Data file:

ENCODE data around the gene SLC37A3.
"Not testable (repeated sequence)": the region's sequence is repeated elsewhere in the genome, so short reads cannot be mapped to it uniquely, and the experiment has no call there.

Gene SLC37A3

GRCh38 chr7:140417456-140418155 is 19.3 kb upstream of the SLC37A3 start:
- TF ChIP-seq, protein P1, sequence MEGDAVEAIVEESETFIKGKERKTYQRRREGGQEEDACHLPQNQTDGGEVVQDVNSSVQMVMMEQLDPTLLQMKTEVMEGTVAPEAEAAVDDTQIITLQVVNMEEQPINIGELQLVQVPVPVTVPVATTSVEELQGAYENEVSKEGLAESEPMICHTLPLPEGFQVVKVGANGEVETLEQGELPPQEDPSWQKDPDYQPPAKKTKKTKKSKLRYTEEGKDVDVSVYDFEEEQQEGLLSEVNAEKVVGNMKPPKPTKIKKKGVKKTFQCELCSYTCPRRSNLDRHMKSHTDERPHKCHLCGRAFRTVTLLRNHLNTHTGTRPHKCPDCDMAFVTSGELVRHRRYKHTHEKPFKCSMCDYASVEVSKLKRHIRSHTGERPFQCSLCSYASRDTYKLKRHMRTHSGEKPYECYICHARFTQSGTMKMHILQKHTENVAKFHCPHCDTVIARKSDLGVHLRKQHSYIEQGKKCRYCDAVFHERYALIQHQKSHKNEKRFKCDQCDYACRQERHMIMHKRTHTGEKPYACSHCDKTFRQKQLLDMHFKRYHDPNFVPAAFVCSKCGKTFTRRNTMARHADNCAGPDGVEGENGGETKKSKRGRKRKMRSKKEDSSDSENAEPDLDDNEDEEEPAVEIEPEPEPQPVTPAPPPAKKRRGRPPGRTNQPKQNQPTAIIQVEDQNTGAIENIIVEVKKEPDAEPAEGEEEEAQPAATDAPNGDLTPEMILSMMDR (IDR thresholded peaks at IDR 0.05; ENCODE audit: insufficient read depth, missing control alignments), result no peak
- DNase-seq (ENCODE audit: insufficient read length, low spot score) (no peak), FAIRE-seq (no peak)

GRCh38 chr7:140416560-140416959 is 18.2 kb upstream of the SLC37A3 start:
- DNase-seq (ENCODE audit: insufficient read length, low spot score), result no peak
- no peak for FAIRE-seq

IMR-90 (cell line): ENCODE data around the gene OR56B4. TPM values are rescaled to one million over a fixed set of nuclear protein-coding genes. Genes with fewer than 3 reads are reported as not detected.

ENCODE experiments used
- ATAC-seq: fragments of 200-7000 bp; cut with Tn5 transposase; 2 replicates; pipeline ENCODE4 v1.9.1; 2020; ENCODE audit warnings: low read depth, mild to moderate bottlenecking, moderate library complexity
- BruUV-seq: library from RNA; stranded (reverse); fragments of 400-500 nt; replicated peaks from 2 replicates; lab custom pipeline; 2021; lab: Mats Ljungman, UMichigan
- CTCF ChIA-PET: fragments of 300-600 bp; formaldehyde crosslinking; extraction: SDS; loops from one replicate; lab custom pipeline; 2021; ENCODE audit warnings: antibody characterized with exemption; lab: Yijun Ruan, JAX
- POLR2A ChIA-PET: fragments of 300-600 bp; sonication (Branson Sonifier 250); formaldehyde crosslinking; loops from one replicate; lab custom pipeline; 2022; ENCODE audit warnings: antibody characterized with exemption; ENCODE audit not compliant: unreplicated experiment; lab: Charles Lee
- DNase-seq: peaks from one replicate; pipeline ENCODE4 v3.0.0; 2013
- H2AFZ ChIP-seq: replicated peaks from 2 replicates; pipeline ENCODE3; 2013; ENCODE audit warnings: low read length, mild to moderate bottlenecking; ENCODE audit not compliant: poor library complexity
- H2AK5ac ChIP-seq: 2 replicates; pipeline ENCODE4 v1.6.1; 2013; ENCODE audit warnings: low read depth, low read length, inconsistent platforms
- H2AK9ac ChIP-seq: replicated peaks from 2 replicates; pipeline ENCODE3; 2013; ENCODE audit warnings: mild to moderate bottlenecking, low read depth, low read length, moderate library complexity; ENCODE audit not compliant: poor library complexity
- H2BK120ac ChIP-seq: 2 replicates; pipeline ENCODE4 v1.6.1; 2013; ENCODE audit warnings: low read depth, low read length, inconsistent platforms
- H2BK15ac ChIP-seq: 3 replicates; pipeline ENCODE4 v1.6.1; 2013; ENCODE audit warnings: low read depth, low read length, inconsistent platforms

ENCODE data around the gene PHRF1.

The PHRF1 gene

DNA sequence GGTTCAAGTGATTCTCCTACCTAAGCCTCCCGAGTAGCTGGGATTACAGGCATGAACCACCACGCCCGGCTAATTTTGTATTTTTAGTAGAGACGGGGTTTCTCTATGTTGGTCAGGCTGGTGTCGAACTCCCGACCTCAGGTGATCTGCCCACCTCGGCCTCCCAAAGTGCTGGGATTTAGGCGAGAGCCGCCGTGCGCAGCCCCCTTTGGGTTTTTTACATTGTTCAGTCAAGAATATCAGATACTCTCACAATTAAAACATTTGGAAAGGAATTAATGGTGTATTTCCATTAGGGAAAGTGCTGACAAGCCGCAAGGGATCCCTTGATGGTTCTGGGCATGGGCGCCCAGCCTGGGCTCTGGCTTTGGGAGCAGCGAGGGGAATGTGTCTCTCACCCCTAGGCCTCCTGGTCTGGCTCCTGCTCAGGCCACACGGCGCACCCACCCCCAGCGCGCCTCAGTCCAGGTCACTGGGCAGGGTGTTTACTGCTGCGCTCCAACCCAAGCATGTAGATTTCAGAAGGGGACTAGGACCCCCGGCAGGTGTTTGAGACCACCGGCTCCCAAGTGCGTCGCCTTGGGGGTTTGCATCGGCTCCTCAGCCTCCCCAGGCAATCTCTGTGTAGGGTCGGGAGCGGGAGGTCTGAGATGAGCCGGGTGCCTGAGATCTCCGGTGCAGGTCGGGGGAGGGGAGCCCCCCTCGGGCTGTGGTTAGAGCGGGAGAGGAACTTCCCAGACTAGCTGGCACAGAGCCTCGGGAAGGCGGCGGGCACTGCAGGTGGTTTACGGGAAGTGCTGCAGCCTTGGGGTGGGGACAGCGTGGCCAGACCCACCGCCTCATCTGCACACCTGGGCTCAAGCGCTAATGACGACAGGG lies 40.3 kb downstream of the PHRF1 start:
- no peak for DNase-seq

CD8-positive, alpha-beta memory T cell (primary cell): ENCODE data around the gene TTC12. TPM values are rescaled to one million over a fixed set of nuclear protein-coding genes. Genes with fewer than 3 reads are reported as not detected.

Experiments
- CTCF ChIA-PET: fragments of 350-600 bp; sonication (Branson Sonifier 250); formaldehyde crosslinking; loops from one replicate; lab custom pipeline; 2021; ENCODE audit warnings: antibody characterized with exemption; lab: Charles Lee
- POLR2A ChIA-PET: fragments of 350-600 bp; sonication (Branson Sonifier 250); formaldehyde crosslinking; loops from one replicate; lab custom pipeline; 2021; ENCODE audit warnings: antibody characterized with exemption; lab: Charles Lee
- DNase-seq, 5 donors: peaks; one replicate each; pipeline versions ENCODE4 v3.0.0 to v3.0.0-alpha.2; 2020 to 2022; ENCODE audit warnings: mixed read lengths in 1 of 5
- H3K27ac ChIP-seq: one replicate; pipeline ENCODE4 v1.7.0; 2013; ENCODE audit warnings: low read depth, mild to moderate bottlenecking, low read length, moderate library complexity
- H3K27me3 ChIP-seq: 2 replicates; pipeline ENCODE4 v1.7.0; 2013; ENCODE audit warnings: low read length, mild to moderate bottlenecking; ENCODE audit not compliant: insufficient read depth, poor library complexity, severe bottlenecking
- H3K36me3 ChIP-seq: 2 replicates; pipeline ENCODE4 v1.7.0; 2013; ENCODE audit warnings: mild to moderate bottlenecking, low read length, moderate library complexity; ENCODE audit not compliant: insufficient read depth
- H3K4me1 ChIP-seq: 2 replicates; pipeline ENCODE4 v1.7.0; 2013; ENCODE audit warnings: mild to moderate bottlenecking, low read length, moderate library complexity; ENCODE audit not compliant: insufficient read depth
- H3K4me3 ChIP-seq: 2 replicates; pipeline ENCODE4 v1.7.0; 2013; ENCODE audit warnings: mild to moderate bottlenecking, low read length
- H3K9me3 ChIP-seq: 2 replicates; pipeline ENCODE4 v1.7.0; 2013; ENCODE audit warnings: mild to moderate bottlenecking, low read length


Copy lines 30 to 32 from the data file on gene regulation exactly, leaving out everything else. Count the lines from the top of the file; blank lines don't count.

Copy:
- DNase-seq, 5 donors: peaks; one replicate each; pipeline versions ENCODE4 v3.0.0 to v3.0.0-alpha.2; 2020 to 2022; ENCODE audit warnings: mixed read lengths in 1 of 5
- H3K27ac ChIP-seq: one replicate; pipeline ENCODE4 v1.7.0; 2013; ENCODE audit warnings: low read depth, mild to moderate bottlenecking, low read length, moderate library complexity
- H3K27me3 ChIP-seq: 2 replicates; pipeline ENCODE4 v1.7.0; 2013; ENCODE audit warnings: low read length, mild to moderate bottlenecking; ENCODE audit not compliant: insufficient read depth, poor library complexity, severe bottlenecking